SURABAYA, Indonesia (AP) — More ships arrived Friday with sensitive equipment to hunt for the fuselage of AirAsia Flight 8501 and the more than 145 people still missing since it crashed into the sea five days ago.
Indonesia's Search and Rescue Agency chief Henry Bambang Soelistyo said efforts would be stepped up as long as the weather allowed.
"We will focus on underwater detection," he said, adding ships from Indonesia, Malaysia, Singapore and the U.S. had been on the scene since before dawn Friday to try to pinpoint wreckage and the all-important black boxes— the flight data and cockpit voice recorders.
The Airbus A320 crashed into the Java Sea on Sunday with 162 people on board. Sixteen bodies have been recovered so far. Seven were announced Friday morning, six of which were found by a U.S. Navy ship, said Suryadi B. Supriyadi, operation coordinator for the National Search and Rescue Agency.
Nine planes, many with metal detecting equipment, were also scouring a 13,500 square kilometer (8,380 square mile) area off Pangkalan Bun, the closest town on Borneo island to the search area. Two Japanese ships with three helicopters were on their way to the area, Soelistyo said.
But he said bad weather, which has hindered the search the last several days, was a worry. A drizzle and light clouds covered the area Friday morning, but rain, strong winds and high waves up to 4 meters (13 feet) were forecast until Sunday. Strong sea currents have also kept debris moving.
Soelistyo estimated the fuselage was at a depth of 25 meters to 30 meters (about 80 feet to 100 feet), and vowed to recover the bodies of "our brothers and sisters ... whatever conditions we face."
So far, one victim of the crash has been returned to her family Thursday — the first of many painful reunions to come.
Hayati Lutfiah Hamid's identity was confirmed by fingerprints and other means, said Col. Budiyono of East Java's Disaster Victim Identification Unit.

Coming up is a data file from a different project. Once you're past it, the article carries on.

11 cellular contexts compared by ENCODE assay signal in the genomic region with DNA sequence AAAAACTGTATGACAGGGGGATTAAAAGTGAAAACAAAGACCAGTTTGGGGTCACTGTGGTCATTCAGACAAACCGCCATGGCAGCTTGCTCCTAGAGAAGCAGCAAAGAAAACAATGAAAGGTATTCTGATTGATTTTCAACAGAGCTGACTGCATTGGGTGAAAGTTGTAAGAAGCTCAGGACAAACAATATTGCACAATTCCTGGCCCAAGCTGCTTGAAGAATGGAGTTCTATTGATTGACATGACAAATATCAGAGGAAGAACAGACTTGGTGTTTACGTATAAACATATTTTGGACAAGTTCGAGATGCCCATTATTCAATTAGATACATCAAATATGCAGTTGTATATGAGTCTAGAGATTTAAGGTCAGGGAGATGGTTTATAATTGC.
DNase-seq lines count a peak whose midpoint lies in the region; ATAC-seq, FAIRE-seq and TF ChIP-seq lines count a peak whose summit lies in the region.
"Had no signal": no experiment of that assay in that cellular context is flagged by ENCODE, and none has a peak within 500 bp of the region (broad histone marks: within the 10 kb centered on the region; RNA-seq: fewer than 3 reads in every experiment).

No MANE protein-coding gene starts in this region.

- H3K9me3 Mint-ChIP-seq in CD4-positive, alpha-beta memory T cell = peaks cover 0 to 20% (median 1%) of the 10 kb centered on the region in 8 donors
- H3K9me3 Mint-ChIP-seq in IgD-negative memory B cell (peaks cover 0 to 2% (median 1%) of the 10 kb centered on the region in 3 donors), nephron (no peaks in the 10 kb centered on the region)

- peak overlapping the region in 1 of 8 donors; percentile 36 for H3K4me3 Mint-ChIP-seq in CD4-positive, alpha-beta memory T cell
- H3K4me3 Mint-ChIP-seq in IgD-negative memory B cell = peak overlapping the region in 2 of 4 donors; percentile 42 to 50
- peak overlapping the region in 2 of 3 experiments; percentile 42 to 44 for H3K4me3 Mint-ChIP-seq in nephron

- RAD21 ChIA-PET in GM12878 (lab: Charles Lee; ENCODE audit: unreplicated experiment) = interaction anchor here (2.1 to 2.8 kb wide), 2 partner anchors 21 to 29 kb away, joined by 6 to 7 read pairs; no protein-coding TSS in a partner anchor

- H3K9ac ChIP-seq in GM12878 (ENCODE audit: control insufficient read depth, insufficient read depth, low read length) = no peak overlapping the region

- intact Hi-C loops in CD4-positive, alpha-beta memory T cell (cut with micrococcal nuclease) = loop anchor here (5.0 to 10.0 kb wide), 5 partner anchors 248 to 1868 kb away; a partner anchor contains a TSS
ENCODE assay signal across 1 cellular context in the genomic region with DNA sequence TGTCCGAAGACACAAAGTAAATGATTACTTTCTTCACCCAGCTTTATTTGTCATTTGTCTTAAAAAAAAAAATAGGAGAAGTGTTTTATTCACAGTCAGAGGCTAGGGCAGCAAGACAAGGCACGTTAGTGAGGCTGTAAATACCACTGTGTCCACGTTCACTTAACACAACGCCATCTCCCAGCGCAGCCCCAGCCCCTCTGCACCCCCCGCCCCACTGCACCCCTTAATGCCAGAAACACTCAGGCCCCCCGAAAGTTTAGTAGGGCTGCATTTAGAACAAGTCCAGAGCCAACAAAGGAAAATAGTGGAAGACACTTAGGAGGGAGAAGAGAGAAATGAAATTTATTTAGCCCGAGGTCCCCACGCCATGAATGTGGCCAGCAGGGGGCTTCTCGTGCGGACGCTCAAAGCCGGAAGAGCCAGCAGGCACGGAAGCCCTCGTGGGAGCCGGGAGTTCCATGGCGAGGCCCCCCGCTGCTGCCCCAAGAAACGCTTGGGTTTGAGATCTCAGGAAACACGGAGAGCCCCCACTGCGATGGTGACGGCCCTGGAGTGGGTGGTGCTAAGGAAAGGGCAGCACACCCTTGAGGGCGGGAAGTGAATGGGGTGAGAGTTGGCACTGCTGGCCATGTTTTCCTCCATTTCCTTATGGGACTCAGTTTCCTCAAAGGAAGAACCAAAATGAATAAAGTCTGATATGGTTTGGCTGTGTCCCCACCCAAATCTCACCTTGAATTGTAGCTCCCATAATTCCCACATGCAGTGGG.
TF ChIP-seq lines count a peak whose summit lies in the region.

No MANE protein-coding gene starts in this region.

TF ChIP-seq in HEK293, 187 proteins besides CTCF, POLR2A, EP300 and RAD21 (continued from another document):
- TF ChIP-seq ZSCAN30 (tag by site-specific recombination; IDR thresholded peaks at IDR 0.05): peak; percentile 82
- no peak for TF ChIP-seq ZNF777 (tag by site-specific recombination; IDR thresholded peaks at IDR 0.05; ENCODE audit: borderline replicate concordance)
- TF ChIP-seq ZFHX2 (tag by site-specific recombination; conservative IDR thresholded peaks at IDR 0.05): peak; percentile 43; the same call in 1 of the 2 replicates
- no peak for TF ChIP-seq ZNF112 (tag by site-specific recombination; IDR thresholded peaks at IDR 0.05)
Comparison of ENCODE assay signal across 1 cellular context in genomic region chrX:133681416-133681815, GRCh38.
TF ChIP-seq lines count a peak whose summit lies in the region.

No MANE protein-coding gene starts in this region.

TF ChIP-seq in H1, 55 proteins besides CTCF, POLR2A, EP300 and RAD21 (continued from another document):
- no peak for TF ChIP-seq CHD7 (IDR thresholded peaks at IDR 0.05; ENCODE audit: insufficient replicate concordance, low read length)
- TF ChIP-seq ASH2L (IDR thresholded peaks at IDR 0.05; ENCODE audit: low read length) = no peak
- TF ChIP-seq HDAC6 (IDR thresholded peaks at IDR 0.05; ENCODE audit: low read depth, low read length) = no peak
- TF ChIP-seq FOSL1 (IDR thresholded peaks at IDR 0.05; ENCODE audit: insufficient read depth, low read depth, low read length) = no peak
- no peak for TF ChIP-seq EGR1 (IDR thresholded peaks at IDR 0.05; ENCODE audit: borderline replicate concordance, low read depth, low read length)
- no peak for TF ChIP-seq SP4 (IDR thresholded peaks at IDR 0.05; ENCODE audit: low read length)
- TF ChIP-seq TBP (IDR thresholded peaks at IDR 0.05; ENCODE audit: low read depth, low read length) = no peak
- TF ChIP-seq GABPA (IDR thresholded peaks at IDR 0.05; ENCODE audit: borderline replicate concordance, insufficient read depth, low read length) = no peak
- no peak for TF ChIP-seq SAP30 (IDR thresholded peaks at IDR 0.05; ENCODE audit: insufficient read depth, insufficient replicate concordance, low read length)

Her body, in a dark casket topped with flowers, was handed over to family members during a brief ceremony at a police hospital in Surabaya, Indonesia's second-largest city and the site where the plane took off. A relative cried as she placed both hands against the polished wood.
The coffin was then taken to a village and lowered into a muddy grave, following Muslim obligations requiring bodies to be buried quickly. An imam said a simple prayer as about 150 people gathered in the drizzling rain, and red flowers were sprinkled over the mound of wet dirt topped by a small white tombstone.
The longer the search takes, the more corpses will decompose and the farther debris will scatter.
Aviation expert Geoffrey Thomas in Australia said there's a chance the plane hit the water largely intact, and that many passengers remain inside it.
He added that bodies recovered so far would have come out with a breach in the fuselage. "But most passengers still should have had their seat belts on, particularly as the plane was going into weather. The captain would have still had the seat belt sign on."
It's unclear what brought the plane down about halfway into its two-hour flight to Singapore. The jet's last communication indicated the pilots were worried about bad weather. They sought permission to climb above threatening clouds but were denied because of heavy air traffic. Four minutes later, the airliner disappeared from the radar without issuing a distress signal.
The black boxes hold key data that will help investigators determine the cause of the crash, but they have yet to be recovered. Items found so far include a life jacket, an emergency exit door, an inflatable slide, children's shoes and luggage.
Relatives have given blood for DNA tests and submitted photos of their loved ones, along with identifying information such as tattoos or birthmarks that could help make the process easier.
The long wait, with its starts and stops, has been frustrating for Sugiarti. Her 40-year-old sister, Susiyah, was a nanny traveling to Singapore for a vacation with her employers and their 2-year-old daughter.
"I hope that they can find her body soon. I feel sorry for my sister because it has already been five days," Sugiarti told reporters in Surabaya. "I am trying very hard to be patient."
Nearly all the passengers were Indonesian, and many were Christians of Chinese descent. The country is predominantly Muslim, but sizeable pockets of people of other faiths are found throughout the sprawling archipelago.
McDowell reported from Pangkalan Bun, Indonesia. Associated Press writers Niniek Karmini, Ali Kotarumalos and Margie Mason in Jakarta contributed to this report.